The discussion about oil tax credits began in the mid 2000’s when prices were rising and the state saw a need to break the “oligopoly” on the North Slope, or the stranglehold that the big three had on production in the area. As all Americans know, competition is good, and is very good for the state when it comes to the oil industry. As originally conceived the credits were targeted, capped, and only allowed to go to small companies who could show they were using it to eventually produce in Alaska.
The credits worked and are the reason for many new discoveries. That said, when SB21 was passed, the credit regime exploded due to changes that allowed for nearly unlimited cash to be paid from the state treasury to oil companies. I and every member of the Senate Democratic Caucus opposed those changes at the time.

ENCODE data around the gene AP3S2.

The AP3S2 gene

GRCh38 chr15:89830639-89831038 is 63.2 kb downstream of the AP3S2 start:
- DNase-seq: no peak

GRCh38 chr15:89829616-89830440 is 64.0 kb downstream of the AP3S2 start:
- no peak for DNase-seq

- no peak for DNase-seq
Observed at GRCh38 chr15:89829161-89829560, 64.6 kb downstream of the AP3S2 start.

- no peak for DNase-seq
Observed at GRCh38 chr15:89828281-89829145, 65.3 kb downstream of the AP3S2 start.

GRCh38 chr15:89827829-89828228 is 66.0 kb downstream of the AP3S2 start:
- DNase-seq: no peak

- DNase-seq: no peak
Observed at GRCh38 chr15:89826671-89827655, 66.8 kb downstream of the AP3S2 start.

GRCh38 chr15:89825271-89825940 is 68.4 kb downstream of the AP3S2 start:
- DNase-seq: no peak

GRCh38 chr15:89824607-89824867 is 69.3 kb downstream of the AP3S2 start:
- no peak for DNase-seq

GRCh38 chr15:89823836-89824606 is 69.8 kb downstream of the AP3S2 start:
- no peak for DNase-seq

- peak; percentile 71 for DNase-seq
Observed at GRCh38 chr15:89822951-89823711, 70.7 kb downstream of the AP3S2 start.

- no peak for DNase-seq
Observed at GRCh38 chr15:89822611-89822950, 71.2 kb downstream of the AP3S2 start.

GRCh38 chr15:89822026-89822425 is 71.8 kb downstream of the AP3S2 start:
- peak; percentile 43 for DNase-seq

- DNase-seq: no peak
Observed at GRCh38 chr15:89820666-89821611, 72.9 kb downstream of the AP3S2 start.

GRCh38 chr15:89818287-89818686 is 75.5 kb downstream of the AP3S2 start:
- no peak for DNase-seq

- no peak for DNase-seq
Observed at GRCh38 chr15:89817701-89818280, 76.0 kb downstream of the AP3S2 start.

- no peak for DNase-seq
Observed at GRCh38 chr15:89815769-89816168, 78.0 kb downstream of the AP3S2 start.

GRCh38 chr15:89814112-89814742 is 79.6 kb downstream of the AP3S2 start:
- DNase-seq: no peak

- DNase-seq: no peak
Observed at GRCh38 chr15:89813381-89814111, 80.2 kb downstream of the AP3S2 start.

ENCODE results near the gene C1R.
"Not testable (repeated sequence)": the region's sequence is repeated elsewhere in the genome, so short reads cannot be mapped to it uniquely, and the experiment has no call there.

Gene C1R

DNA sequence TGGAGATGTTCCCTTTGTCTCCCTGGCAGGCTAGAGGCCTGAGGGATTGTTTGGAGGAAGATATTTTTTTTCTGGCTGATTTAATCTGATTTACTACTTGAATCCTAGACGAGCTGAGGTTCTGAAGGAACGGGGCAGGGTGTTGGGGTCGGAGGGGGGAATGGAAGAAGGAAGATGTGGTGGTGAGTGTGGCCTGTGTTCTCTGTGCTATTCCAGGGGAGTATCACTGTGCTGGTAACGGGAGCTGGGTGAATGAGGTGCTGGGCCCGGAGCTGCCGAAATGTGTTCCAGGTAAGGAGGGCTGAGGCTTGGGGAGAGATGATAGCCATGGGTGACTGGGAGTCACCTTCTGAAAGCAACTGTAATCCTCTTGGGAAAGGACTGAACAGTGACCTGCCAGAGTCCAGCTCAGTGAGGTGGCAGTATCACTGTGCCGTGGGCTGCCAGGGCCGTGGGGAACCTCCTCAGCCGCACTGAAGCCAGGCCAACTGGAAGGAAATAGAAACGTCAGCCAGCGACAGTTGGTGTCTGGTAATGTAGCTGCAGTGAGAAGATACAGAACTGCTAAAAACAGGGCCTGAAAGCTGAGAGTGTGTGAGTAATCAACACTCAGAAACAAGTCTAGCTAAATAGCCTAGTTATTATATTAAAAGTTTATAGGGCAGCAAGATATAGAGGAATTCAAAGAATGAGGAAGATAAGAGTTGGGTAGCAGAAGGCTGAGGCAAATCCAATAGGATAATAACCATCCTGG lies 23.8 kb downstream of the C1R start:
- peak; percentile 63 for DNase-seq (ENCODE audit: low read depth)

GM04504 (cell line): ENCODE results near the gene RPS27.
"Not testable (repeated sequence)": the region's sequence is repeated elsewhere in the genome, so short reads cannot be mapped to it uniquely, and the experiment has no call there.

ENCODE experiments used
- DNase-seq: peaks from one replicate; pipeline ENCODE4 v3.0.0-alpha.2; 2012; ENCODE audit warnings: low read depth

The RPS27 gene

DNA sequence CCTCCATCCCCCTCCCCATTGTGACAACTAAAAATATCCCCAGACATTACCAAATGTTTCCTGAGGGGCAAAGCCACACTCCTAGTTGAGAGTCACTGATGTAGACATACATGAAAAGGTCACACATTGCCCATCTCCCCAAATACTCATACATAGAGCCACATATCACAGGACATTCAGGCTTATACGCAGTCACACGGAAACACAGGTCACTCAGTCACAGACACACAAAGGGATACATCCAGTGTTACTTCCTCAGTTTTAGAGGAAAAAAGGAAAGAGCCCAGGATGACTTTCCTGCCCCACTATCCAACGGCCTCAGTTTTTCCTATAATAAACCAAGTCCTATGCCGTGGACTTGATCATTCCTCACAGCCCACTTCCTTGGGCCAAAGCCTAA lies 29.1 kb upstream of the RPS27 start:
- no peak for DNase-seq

While we agree that credits are helpful, the policy failures of SB21 have come back to haunt us today and left unchanged. And the $1.2 billion state debt to the oil industry will only continue to grow, pushing the state into poverty even if oil prices rebound! So credits were good when they were targeted and capped. They spun out of control when some lawmakers decided to turn the spigot up to 11 and now people have come to their senses....finally!
That being said, the Senate will be headed back to Juneau soon and negotiations will continue though many of us are deeply disappointed that the changes in the tax structure didn't go further. All is not lost however, as 3 sets of consultants have been hired to help us figure out how best to protect the state interests in oil and gas production. Those consultants start work later this month and we will demand a broader debate about oil taxes either this fall or in January.
I'm Berta and I'm listening,